Alonso produced a lap of one minute 25.252 seconds right at the end of the session on a drying track but the time - more than five seconds slower than the fastest in pre-season testing at the Circuit de Catalunya - was purely a crowd-pleaser.
Plans to provide more track action by giving drivers an extra set of prototype long-lasting hard tyres were stymied by the weather, with leaden skies and drizzle replacing Friday's sunshine.
Felipe Massa was just behind his team mate in 1:25.455 while Frenchman Jean-Eric Vergne was third fastest in a Toro Rosso with compatriot Romain Grosjean fourth in a Lotus.
Red Bull's triple world champion and overall leader Sebastian Vettel was 19th quickest of the 22 cars, waiting until the track was drying late in the session before venturing out for a proper lap, with Australian team mate Webber 20th.
Kimi Raikkonen, second overall and 10 points behind Vettel, managed the eighth best lap for Lotus.
All teams have brought updates to the first race of the European season but former champions McLaren and Williams have more riding on them than most after struggling in the first four races in Asia and the Middle East.
The weather deprived both of the chance to put in meaningful miles, with Button and Mexican team mate Sergio Perez spending part of the session watching from the garage as McLaren erred on the side of caution.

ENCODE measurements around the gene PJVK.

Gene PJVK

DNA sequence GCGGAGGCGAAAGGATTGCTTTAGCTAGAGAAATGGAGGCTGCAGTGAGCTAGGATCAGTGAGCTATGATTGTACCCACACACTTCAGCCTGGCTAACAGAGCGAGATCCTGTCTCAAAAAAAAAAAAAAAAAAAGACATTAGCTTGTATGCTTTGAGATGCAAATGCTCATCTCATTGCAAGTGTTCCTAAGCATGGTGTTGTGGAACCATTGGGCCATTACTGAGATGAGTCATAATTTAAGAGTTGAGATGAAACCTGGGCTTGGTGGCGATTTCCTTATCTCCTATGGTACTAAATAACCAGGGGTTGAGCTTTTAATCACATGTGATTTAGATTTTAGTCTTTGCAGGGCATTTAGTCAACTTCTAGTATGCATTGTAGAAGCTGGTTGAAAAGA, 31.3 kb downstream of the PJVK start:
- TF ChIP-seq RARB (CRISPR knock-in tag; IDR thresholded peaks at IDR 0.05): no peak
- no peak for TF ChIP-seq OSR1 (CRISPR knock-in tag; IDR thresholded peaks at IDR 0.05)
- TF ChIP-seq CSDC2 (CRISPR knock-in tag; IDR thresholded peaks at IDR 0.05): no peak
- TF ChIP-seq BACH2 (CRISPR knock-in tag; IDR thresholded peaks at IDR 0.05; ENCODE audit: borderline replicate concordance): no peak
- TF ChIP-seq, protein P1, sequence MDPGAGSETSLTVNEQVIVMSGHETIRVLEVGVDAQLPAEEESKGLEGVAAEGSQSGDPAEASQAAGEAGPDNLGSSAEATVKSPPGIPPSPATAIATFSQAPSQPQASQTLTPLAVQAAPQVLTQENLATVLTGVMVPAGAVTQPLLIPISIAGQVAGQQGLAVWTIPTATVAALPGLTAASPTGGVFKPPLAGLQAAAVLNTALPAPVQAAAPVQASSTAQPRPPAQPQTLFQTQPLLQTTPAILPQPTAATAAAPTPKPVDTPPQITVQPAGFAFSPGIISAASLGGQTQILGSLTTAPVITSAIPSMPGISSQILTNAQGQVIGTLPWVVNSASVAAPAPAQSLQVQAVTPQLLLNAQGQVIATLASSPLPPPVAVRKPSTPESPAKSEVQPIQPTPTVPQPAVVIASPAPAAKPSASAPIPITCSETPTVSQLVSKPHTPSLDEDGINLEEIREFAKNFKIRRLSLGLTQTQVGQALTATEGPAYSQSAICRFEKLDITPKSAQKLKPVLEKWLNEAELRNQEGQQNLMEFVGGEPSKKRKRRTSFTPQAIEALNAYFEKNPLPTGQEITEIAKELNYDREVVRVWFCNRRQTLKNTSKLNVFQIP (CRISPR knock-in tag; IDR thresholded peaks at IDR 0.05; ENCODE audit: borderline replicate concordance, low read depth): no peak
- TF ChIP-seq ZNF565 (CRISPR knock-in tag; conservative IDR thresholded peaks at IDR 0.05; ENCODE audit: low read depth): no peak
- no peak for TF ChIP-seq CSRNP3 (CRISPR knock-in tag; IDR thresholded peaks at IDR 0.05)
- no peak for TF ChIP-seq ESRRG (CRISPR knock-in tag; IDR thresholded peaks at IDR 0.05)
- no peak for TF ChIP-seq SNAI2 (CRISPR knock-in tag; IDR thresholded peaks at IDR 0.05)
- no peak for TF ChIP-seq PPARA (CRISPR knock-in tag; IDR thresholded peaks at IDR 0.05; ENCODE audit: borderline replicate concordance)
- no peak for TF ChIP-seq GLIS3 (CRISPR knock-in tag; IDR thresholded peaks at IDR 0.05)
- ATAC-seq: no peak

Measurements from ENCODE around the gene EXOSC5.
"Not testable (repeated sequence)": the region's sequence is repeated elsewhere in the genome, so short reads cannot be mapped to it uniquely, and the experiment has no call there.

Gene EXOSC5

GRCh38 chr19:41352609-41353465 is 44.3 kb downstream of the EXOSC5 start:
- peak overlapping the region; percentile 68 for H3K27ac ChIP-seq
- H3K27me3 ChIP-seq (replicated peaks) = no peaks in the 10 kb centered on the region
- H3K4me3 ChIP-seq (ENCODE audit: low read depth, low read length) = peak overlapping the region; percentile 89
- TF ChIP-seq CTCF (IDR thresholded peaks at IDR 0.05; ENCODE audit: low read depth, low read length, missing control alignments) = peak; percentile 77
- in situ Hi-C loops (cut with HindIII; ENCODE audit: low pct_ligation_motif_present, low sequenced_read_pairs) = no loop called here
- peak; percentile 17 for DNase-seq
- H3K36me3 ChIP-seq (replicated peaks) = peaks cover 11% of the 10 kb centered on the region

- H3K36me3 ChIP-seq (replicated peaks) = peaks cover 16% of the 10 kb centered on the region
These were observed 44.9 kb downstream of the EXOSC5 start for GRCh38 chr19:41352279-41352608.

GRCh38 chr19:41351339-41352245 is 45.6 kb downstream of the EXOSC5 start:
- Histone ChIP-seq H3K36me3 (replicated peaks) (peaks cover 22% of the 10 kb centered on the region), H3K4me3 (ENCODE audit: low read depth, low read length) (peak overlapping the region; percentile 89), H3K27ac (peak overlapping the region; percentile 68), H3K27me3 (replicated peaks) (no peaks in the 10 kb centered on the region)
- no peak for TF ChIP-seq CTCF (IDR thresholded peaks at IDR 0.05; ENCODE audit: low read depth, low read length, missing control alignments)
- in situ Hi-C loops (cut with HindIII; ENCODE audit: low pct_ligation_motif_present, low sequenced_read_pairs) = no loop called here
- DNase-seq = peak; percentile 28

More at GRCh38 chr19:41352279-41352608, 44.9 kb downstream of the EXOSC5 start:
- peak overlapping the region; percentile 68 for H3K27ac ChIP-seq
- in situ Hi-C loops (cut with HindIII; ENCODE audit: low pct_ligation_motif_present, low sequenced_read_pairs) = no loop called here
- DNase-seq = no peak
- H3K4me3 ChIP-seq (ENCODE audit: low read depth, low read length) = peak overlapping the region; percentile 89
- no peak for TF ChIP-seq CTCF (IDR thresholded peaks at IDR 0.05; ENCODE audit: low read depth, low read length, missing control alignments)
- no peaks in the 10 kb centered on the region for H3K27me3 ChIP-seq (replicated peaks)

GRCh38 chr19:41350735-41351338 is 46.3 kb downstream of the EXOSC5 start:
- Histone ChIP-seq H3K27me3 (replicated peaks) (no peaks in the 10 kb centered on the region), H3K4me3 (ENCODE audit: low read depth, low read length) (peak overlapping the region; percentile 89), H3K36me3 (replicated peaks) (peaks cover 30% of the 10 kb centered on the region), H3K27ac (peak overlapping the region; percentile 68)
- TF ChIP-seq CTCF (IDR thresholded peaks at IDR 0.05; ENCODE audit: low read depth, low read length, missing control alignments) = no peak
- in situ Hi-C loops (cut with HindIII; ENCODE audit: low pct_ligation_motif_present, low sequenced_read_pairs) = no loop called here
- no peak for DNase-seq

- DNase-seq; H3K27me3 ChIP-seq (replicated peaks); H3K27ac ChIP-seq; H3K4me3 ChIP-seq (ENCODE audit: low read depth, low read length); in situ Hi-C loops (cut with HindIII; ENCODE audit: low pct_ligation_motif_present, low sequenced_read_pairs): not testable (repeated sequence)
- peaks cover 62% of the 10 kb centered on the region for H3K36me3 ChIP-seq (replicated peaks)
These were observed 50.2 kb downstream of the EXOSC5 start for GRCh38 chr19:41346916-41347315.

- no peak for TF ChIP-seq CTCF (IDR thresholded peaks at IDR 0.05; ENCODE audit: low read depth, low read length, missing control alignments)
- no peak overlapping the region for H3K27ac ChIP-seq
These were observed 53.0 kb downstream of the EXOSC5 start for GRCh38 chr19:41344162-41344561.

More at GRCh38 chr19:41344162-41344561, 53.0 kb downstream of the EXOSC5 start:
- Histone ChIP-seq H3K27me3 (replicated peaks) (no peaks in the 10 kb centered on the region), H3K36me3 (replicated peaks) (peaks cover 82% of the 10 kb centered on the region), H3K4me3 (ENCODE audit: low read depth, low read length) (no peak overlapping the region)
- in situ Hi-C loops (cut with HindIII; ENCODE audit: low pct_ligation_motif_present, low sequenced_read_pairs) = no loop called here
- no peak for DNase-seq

Button was already resigned to that before the session started, however.
"We won't be running so much in the wet. When you turn up to a place with new parts, you don't normally have a lot of them so I don't think we'll be doing a lot of wet running," he said.
McLaren sporting director Sam Michael added: "We've got enough parts for two cars, but we're limited on spares so we'd like to avoid crashing or going into gravel."
Button, the 2009 world champion, has finished no higher than fifth so far this season after winning the final race of last year in Brazil with what was then deemed to be the fastest car.
McLaren, who brought out a significantly new car this season instead of the more evolutionary approach favoured by others, have been working overtime to fix the aerodynamic problems with the team using up one of their 'jokers' so mechanics could break an overnight curfew.
"I think we have to reserve judgement until we actually drive the car. There's a lot that's different," Button said.
"It looks nice. There's some really cool looking little bits on the car but I don't think it's going to be enough to really fight right at the front," he added. "I think we will see an improvement and hopefully that will help us understand the air flow of the car a little bit better."
"If we get a good correlation between this circuit and the wind tunnel, that's just as important as seeing an improved lap time this weekend."